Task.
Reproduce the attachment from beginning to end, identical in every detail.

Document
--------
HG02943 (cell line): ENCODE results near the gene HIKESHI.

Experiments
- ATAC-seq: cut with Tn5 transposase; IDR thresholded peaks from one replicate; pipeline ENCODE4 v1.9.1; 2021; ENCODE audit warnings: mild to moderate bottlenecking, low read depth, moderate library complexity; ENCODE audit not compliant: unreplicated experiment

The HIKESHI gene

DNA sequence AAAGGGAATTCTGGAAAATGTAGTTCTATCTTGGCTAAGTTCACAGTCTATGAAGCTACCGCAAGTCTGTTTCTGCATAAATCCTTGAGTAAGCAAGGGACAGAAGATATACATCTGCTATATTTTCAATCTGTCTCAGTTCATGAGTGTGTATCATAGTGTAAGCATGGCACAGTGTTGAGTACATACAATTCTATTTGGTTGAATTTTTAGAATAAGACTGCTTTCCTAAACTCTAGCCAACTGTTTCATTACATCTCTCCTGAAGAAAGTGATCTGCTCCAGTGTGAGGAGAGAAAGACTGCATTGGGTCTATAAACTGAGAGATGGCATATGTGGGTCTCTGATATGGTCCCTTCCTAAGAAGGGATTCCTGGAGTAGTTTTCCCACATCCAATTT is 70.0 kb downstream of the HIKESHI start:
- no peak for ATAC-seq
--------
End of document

HG02943 (cell line): ENCODE results near the gene HIKESHI.

Experiments
- ATAC-seq: cut with Tn5 transposase; IDR thresholded peaks from one replicate; pipeline ENCODE4 v1.9.1; 2021; ENCODE audit warnings: mild to moderate bottlenecking, low read depth, moderate library complexity; ENCODE audit not compliant: unreplicated experiment

The HIKESHI gene

DNA sequence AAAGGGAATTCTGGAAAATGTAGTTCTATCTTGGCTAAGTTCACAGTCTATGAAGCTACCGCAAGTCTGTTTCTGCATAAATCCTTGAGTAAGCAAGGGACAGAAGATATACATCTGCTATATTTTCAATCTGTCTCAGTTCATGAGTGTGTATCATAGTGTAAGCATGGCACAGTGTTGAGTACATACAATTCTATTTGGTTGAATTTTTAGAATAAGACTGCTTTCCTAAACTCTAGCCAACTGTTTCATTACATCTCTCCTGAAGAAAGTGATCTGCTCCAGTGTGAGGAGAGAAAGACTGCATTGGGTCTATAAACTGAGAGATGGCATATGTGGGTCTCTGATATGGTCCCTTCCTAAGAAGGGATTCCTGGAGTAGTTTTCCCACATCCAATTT is 70.0 kb downstream of the HIKESHI start:
- no peak for ATAC-seq